The man of a thousand ‘Plaids’ is behind San Diego Musical Theatre’s ‘Tidings’
Longtime San Diego resident David Humphrey has traveled North America to star in, and direct, the nostalgic Stuart Ross harmony revues
When San Diego Musical Theatre’s leaders chose “Plaid Tidings” for the company’s holiday show this year, they didn’t have to look far for the perfect stage director.
Local resident David Humphrey estimates he has appeared in both “Forever Plaid” and its holiday sequel “Plaid Tidings” more than 1,000 times since 1995. He has also directed both musicals and he runs a business that rents out the show’s plaid tuxedo costumes, props and scenic elements to theater companies around the country. Humphrey said his passion for “Plaid” has never dimmed.
“I love the heart behind it, the music behind it,” Humphrey said. “It tells such a great story of just a group of people who don’t quite fit into what people think is the norm in high school. I love the music so much and I love singing four-part harmony. But really the heart and nostalgia of the show is what it’s all about.”
Stuart Ross’ “Forever Plaid” premiered off Broadway in 1998. It’s about the Forever Plaid, a nerdy, behind-the-times men’s harmony quartet made up of high school buddies Sparky, Jinx, Smudge and Frankie. On the eve of their debut concert in February 1964, the Plaids are killed in a collision with a school bus (carrying Catholic teens to the Beatles’ U.S. TV debut on “The Ed Sullivan Show”). But thanks to an astral alignment, the men are resurrected for one night to put on the show they never got to perform in life. Ross also wrote “Plaid Tidings,” which premiered in 2001 at Pasadena Playhouse. It resurrects the quartet a second time to perform their long-dreamed-of Christmas show. Both shows feature a variety of pop, ballad and harmony songs from the 1950s and early ‘60s.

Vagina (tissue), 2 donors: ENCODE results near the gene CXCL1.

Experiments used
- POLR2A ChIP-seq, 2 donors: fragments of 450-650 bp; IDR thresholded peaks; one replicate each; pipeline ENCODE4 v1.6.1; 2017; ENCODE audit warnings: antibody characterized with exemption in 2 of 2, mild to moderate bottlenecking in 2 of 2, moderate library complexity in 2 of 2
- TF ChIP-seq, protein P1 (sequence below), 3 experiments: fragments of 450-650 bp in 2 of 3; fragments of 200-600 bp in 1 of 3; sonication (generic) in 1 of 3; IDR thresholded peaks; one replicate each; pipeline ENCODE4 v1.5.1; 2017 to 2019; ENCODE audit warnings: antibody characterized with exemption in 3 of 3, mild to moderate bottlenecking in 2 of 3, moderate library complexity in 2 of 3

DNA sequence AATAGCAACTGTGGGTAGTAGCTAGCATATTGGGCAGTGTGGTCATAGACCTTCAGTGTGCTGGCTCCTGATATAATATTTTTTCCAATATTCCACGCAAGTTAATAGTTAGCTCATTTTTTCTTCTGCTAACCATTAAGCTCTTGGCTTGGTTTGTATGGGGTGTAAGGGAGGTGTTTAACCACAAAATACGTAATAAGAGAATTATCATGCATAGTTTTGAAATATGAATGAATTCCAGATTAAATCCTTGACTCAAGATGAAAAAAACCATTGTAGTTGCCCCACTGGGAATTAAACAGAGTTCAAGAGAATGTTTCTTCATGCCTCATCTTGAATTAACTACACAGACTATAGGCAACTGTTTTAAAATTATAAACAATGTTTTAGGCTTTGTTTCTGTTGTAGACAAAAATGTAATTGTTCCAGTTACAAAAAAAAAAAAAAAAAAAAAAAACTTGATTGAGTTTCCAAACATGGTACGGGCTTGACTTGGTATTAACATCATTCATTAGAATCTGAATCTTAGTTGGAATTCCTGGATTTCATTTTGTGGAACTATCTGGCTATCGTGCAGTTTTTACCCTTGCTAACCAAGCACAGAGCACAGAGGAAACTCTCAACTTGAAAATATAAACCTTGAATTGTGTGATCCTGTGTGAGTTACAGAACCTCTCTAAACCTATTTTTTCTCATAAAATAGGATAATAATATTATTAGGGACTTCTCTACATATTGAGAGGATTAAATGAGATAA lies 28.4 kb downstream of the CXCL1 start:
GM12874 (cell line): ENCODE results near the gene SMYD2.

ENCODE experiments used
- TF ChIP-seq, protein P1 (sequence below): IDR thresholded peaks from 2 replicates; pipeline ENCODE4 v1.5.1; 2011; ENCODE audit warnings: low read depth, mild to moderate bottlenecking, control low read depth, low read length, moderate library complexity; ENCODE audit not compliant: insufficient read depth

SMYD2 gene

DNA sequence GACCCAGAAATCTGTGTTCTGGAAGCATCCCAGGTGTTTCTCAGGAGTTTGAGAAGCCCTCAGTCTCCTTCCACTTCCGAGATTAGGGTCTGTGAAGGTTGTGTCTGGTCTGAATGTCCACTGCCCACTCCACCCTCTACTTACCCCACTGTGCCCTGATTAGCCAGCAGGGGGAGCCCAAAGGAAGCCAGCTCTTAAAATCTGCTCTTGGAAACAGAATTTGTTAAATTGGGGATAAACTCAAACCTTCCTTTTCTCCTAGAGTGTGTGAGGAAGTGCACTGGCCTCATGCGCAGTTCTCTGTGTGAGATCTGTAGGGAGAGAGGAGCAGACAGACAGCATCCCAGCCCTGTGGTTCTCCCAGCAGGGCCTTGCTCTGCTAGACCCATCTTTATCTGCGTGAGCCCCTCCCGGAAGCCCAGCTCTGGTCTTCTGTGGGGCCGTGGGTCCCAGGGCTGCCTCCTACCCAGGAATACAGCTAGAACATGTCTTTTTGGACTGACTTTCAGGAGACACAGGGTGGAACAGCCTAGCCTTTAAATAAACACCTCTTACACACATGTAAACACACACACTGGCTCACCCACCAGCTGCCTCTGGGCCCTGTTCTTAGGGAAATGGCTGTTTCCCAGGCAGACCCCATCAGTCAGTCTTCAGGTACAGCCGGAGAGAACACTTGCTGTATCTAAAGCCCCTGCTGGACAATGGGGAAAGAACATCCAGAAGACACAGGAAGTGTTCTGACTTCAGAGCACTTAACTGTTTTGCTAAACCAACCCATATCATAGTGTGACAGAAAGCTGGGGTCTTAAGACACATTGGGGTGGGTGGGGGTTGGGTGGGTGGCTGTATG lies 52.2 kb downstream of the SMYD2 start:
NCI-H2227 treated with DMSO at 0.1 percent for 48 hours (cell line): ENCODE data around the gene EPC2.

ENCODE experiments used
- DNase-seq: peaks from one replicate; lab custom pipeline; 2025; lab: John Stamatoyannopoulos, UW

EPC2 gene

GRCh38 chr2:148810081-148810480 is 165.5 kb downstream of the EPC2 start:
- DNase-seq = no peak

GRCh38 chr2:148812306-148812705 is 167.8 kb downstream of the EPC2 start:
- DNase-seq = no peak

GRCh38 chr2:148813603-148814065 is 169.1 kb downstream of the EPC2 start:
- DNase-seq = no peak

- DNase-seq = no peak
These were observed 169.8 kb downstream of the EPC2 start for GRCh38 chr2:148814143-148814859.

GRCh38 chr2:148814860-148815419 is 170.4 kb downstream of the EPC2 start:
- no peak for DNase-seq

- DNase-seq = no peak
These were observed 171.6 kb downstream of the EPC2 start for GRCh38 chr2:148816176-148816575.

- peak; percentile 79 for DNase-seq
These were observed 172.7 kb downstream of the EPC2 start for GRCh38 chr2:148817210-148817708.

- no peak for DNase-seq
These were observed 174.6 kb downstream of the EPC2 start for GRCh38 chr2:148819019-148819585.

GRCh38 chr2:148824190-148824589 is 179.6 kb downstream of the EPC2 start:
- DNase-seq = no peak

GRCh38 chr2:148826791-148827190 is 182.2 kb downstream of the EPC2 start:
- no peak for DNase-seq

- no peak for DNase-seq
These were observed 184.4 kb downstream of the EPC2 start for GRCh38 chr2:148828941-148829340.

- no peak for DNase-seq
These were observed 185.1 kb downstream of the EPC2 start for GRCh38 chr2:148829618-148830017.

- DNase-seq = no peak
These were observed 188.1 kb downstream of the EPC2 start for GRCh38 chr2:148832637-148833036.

Born and raised in Cheyenne, Wyo., Humphrey said he fell in love with “Forever Plaid” as a college student in the early 1990s. Then in 1995, he was cast as Smudge in his first “Plaid” production in Colorado. After moving to Los Angeles a few years later, he landed a role in a long-running production of the show at San Diego’s Theatre in Old Town in 1998. He started out as a swing who could cover for the actors playing Smudge or Sparky, then took over the role of Sparky full-time and made San Diego his permanent home. Over the years, he continued to appear in productions all over the country, and after Ross wrote “Plaid Tidings,” Humphrey was cast in the show’s Pasadena and Vancouver productions.
When longtime “Plaid” producer Kevin Traxler passed away in 2013, his widow offered Humphrey all the costumes, props and other “Plaid” items stored in their garage. That led to Humphrey starting his rental company named Sing or Swim, an homage to his longtime day job as the manager of Noonan Family Swim School in San Diego.
Humphrey said the key to casting “Plaid” productions is getting the vocal sound right and making sure the actors performances are rooted in truth: “The show is not a joke. Things happen that are funny but it’s not meant to be funny. It’s not about making it up or making shticky comments.”
Humphrey said he’s excited about the diverse cast he has assembled for the SDMT show: “They’re so fun and loving and the talent oozing out of them is so great.”
A week into rehearsals earlier this month, one of the roles had to be re-cast due to a performer falling ill. In cases like that, Humphrey said he can “call on the Plaid cosmos” of men who know these roles as intimately as he does and share the same affection for its characters.
“It’s definitely a tight-knit group. You build this family with these guys,” Humphrey said. “When we’d go out on tour and they’d give us our own dressing rooms, we’d all move into the same dressing room together because we didn’t want to be separated.”
When: Opens Nov. 25 and runs through Dec. 24. 7 p.m. Wednesdays and Thursdays. 8 p.m. Fridays. 4 p.m. Saturdays. 2 p.m. Sundays.
Where: SDMT Stage, 4650 Mercury St., San Diego
Tickets: $40 and up
Phone: (858) 560-5740
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